Chinese firms engaging ‘cheap’ Japanese animators in reversal of fortune

Published (HKT): 2021.04.08 06:55

Growth of the Chinese animation market and salaries has created demand for Japanese graphic artists, with jobs being outsourced to Japan in a reversal of fortunes between the two economies.

As a large exporter of animation, Japanese companies used to pass work to China, where the labor was cheap. But as Japan’s economy stagnated, it took merely a third of the Chinese pay to hire Japanese animation artists, business news outlet President Online reported.

At Japanese company Colored Pencil, fresh graduates could get an above-average salary of 175,000 yen (US$1,590) per month, with housing and transport benefits thrown in to keep the talented ones from leaving, the report said.

Only 14% of animators in Japan held permanent jobs, while others worked on a contract basis, President Online reported. Just 30% were satisfied with their jobs, and 80% were worried about psychological pressure and life after retirement.

Salaries were much higher in mainland China, where animators could hit monthly averages equivalent to 520,000 yen in Hangzhou and 450,000 yen in Beijing, according to data from recruitment websites. The high pay meant many in China would aspire to do four years of design and illustration studies in school.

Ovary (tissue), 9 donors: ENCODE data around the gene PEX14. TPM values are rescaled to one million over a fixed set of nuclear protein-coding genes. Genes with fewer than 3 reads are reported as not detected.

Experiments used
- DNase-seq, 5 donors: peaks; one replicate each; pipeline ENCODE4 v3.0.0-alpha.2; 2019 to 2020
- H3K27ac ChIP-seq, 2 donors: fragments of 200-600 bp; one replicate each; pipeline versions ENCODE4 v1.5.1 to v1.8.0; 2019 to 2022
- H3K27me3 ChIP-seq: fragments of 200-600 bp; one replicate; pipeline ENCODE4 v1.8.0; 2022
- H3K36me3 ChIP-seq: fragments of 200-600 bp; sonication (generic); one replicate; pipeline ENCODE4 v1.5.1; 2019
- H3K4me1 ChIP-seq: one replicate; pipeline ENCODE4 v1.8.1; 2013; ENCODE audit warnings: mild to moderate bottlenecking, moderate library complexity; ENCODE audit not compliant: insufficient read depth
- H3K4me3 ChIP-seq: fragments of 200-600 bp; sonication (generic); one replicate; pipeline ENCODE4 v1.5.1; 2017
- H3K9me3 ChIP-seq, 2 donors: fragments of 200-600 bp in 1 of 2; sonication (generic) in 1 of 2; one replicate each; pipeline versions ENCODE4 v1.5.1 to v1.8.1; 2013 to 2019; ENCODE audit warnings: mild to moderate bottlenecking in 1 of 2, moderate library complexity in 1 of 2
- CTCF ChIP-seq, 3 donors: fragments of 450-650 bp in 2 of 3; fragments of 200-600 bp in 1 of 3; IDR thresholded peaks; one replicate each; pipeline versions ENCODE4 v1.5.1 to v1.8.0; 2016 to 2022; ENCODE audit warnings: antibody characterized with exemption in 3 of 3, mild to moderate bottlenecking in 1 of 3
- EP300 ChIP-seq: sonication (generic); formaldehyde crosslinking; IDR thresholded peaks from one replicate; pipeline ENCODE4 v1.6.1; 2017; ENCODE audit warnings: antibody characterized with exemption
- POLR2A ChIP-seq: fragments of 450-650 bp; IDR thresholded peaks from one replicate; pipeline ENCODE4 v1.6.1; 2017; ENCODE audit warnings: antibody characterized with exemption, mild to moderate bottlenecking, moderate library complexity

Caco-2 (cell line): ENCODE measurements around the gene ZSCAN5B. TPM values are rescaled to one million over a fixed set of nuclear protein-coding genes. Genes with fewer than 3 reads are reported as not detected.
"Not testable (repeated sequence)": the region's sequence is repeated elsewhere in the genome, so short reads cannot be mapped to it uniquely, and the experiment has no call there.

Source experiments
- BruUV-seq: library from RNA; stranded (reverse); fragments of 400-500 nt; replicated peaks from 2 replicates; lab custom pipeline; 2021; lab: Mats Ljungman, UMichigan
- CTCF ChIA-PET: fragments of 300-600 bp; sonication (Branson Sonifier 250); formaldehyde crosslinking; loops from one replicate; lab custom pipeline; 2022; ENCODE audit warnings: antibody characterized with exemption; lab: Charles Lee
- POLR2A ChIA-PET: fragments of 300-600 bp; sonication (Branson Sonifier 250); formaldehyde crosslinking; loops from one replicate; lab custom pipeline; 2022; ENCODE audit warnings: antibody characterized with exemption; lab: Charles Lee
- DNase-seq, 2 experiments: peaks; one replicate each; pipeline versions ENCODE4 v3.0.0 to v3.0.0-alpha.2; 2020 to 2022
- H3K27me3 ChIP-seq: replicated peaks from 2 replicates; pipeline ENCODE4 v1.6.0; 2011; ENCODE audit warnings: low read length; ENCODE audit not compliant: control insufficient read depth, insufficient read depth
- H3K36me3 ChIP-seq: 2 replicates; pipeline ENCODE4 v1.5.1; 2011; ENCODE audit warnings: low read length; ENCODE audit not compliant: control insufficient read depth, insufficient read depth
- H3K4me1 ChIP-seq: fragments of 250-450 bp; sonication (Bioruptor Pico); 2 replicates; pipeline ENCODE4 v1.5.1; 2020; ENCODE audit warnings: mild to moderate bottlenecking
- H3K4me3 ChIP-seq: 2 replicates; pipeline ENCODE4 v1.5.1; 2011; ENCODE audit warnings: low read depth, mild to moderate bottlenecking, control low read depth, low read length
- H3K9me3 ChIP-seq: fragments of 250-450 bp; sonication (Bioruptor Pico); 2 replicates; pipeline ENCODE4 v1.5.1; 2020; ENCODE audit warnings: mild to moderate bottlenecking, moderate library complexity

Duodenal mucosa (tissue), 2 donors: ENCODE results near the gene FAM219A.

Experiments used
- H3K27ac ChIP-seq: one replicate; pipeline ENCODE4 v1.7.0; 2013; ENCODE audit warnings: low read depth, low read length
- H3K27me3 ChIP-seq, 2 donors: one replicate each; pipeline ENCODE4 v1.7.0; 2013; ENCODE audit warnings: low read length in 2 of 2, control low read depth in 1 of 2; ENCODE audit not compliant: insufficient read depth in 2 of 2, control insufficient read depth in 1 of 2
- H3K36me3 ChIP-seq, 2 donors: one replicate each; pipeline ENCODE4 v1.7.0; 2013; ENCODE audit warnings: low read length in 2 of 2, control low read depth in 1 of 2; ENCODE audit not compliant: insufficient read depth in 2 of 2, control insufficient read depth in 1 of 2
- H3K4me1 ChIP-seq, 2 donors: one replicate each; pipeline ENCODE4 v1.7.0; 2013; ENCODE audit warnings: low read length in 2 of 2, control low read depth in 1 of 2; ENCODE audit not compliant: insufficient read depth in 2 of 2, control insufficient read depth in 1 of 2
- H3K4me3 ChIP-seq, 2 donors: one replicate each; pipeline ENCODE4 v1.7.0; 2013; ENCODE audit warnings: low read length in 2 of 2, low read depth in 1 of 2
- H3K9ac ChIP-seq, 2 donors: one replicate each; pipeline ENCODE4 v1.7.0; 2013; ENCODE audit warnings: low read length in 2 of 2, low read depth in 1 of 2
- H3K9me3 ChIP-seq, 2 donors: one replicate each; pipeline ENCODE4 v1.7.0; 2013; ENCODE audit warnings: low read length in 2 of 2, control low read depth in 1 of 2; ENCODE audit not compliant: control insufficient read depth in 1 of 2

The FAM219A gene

China’s animation market had been growing and needed many artists from Japan, a Japanese industry source told the news outlet, adding that the competition for talent would only get fiercer by the day, with Chinese companies easily able to afford overseas staffers.

Colored Pencil chief executive Eguchi Bunjiro said that Chinese companies had deep pockets and full sets of equipment for animation, as seen from the clear improvements in the quality of their productions. By contrast, artists in Japan were poorly treated, causing a drop in animation quality, and the industry might also stagnate, Eguchi added.

Analysts suggested that China’s strict censorship could be a main factor in its failure to catch up with Japan as the major exporter of animation globally.

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